Nectarine or Peach Cobbler Potluck Pie

  • Serves: Makes one 9 x 13-inch pan
  • Baking Temp (degrees F): Initially 400; Reduce to 350
  • Views: 11297

Recipe by Sarah Phillips; Food styling and photos by Kelly Hong © 2012 Sarah Phillips

Variation: Streusel Oat Topped Nectarine or Peach Potluck Pie

This fail safe recipe is perfect for a potluck or a picnic. I have made it several times, and it is perfect with different types of stone fruit, especially nectarines or peaches, or with the fresh or frozen berries, or a mix. It is adapted from Gladys Potter, Rick Bayless's grandmother. She was acclaimed in the family for this dessert. We have added a lot of detailed information, and step-by-step explanations with 30 color photos to her recipe, so you can understand it better. We have also included a mini-tutorial on how to make a lattice top crust. Note that if it is warm inside your kitchen, chill the pie dough a bit longer after rolling so it handles better. There is a surprise ingredient in the dough that makes it especially tender. 


Cream cheese in the dough makes it especially tender and contributes to a great flavor in the crust.

Pie Pastry Dough: (Makes a double crust)
1/4 cup cold water; or more, if needed
1 tablespoon cider vinegar

2 2/3 cups unbleached all-purpose flour; spoon into measuring cup and level to rim
1 teaspoon salt
1/4 teaspoon baking powder
1 cup (2 sticks or 16 tablespoons) cold unsalted butter, cut into pieces
6 ounces cold cream cheese, cut into pieces

Nectarine or Peach Filling:
5 pounds ripe nectarines or peaches, peeled, pitted, and cut into 1-inch pieces 
1 to 1 1/4 cups sugar, to taste
5 tablespoons cornstarch
1 1/2 tablespoons fresh lemon or lime juice
Heaping 1/2 tsp. freshly grated nutmeg
1/2 tsp. salt
2 tablespoons unsalted butter, cut into pieces

Finishing Touches:
2–3 tablespoons whole or 2% milk or half-and-half
2 tablespoons sugar

1. Combine the water and vinegar in a small bowl. Place in the refrigerator to chill. 

2. Place flour, salt, and baking powder, into a food processor fitted with a steel blade. Pulse a few times to combine the ingredients.

3. Add the chilled butter, and cream cheese on top of the dry ingredients, in the food processor.

4. PULSE the ingredients about 6 to 10 times until the mixture resembles coarse meal.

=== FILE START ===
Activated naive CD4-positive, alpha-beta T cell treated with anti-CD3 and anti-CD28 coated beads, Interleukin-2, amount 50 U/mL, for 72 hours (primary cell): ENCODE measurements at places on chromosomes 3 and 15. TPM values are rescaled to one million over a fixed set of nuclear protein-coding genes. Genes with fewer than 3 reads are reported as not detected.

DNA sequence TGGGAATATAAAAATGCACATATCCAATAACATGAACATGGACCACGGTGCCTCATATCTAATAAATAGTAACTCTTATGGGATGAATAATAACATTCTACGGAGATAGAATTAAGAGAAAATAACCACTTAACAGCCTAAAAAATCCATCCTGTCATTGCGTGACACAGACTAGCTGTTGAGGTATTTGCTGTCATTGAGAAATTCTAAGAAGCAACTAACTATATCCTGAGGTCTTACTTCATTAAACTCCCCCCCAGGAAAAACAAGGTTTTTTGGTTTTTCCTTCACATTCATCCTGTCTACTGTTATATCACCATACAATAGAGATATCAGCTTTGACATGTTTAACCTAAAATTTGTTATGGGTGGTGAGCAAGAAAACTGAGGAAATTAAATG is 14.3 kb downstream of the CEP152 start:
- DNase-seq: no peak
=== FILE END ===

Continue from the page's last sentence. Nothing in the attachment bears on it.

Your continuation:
You should be able to still see small chunks of butter and cream cheese in the mixture. This helps form the flakier texture in your pie crust.

4. Through the feed tube, drizzle in the cold water and vinegar mixture, while you pulse the food processor, until mixture begins to clump together (it won't form a ball). It may take a few pulses. You may not need all of the water mixture.

5. Open the processor to check the condition of the dough. It should still be a bit crumbly, but it should start to clump together. To test the dough, squeeze it between your fingertips and it should just stick together. If it does, the dough is done - do NOT add any more water.

SARAH SAYS: If the dough is too dry, add more water, a few drops at a time, up to a teaspoon, and hit the pulse button for a second. Open the food processor and check the dough after each addition. Most of the time, I find that 1/4 cup water total is plenty. Of course, the moisture content of flour can vary, and you MAY have to add more than 1/4 cup, but do so, about 1 teaspoon at a time.
If the dough is too wet, add a teaspoon of flour at a time, and pulse the food processor to combine.

6. Empty the food processor contents out onto a large sheet of plastic wrap, press dough together, gather plastic wrap over dough, then flatten into a 10-inch square. 
Place in the refrigerator, to chill for about 1 hour.

The pie dough can be made 2 to 3 days in advance and refrigerated or frozen for up to a month. Thaw in refrigerator before use.

1. Meanwhile, combine nectarines or peaches, sugar, cornstarch, lemon juice, nutmeg, and salt in a large bowl and set aside.

2. Position an oven shelf in the middle of the oven. Heat the oven to 400 degrees F.

3. Cut off two-thirds of the dough. Wrap and place the remaining one-third piece back in the refrigerator.

4. Roll out the remaining portion on a floured surface into a 14-x 18-inch rectangle. Refrigerate, to chill for about an hour.

5. Then ease the rolled-out pastry dough into a 9-x 13-inch baking dish.
To do, first fold the dough in half.

Then lift the dough over the baking dish.

Gently ease it into place, making sure you gently press the dough into the corners of the pan. Never force the dough.

5. Brush rim of the dough with milk, fill pastry with nectarines, and dot with butter.

6. Remove remaining dough from the refrigerator. Roll it out on floured surface into a 10-x 14-inch rectangle and trim.

7. Cut the dough in half, lengthwise, then cut each half in half. Then cut each of the 4 sections into three strips. This will give you twelve strips for the lattice.

8. Refrigerate strips, to chill for about 1 hour.

9. Then lay on top of filling in a lattice pattern. HOW TO.
NOTE: I used 5 strips across the length, and the remaining 7 strips across the width.

10. Crimp (flute) and trim edges. HOW TO

Brush strips with milk and sprinkle with remaining sugar.

11. Bake for 15 minutes, reduce oven heat to 350 degrees F, and bake until pastry is golden brown, about 30-40 minutes more. Let cool briefly before serving.

Scoop servings into individual bowls or cut pieces and place on plates. Serve warm with ice cream or let cool and cover and take to a potluck event.

Pies are best served the same day. Can be stored at room temperature for a day, well wrapped. Refrigerate pies for a day or more for longer storage.
Can be frozen unbaked or baked for a month or more.

Streusel Oat Topped Nectarine or Peach Potluck Pie:
Double the Streusel Oat Topping. Fill the pie. Do not place a top pastry crust on. Instead, sprinkle the crumb topping evenly all over the filling.
Bake pie as directed, above.